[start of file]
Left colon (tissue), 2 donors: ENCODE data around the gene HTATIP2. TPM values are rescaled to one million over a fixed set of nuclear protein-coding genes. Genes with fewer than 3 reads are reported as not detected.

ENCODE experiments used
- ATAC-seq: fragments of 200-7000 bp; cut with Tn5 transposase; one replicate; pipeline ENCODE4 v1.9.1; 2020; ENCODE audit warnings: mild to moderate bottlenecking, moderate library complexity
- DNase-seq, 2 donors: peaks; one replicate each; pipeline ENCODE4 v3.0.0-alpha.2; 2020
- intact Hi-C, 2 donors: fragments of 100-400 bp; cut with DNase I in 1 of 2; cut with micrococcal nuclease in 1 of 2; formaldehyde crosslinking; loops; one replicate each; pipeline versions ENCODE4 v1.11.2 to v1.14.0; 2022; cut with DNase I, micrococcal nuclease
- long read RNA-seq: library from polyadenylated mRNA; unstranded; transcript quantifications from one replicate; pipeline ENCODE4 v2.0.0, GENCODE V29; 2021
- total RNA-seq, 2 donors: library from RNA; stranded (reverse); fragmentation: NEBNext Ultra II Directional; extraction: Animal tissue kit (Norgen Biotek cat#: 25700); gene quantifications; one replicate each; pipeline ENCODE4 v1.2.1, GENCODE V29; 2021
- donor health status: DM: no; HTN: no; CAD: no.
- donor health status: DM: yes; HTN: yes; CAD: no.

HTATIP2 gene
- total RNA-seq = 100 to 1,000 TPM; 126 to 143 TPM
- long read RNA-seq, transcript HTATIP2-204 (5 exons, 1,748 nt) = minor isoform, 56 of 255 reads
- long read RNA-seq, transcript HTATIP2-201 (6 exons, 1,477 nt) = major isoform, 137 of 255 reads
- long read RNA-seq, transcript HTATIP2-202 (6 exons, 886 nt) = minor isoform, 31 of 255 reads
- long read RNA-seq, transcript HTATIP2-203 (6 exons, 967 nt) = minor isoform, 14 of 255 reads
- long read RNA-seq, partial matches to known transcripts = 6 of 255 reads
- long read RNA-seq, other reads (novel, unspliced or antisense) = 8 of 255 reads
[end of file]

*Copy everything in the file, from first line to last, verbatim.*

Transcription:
Left colon (tissue), 2 donors: ENCODE data around the gene HTATIP2. TPM values are rescaled to one million over a fixed set of nuclear protein-coding genes. Genes with fewer than 3 reads are reported as not detected.

ENCODE experiments used
- ATAC-seq: fragments of 200-7000 bp; cut with Tn5 transposase; one replicate; pipeline ENCODE4 v1.9.1; 2020; ENCODE audit warnings: mild to moderate bottlenecking, moderate library complexity
- DNase-seq, 2 donors: peaks; one replicate each; pipeline ENCODE4 v3.0.0-alpha.2; 2020
- intact Hi-C, 2 donors: fragments of 100-400 bp; cut with DNase I in 1 of 2; cut with micrococcal nuclease in 1 of 2; formaldehyde crosslinking; loops; one replicate each; pipeline versions ENCODE4 v1.11.2 to v1.14.0; 2022; cut with DNase I, micrococcal nuclease
- long read RNA-seq: library from polyadenylated mRNA; unstranded; transcript quantifications from one replicate; pipeline ENCODE4 v2.0.0, GENCODE V29; 2021
- total RNA-seq, 2 donors: library from RNA; stranded (reverse); fragmentation: NEBNext Ultra II Directional; extraction: Animal tissue kit (Norgen Biotek cat#: 25700); gene quantifications; one replicate each; pipeline ENCODE4 v1.2.1, GENCODE V29; 2021
- donor health status: DM: no; HTN: no; CAD: no.
- donor health status: DM: yes; HTN: yes; CAD: no.

HTATIP2 gene
- total RNA-seq = 100 to 1,000 TPM; 126 to 143 TPM
- long read RNA-seq, transcript HTATIP2-204 (5 exons, 1,748 nt) = minor isoform, 56 of 255 reads
- long read RNA-seq, transcript HTATIP2-201 (6 exons, 1,477 nt) = major isoform, 137 of 255 reads
- long read RNA-seq, transcript HTATIP2-202 (6 exons, 886 nt) = minor isoform, 31 of 255 reads
- long read RNA-seq, transcript HTATIP2-203 (6 exons, 967 nt) = minor isoform, 14 of 255 reads
- long read RNA-seq, partial matches to known transcripts = 6 of 255 reads
- long read RNA-seq, other reads (novel, unspliced or antisense) = 8 of 255 reads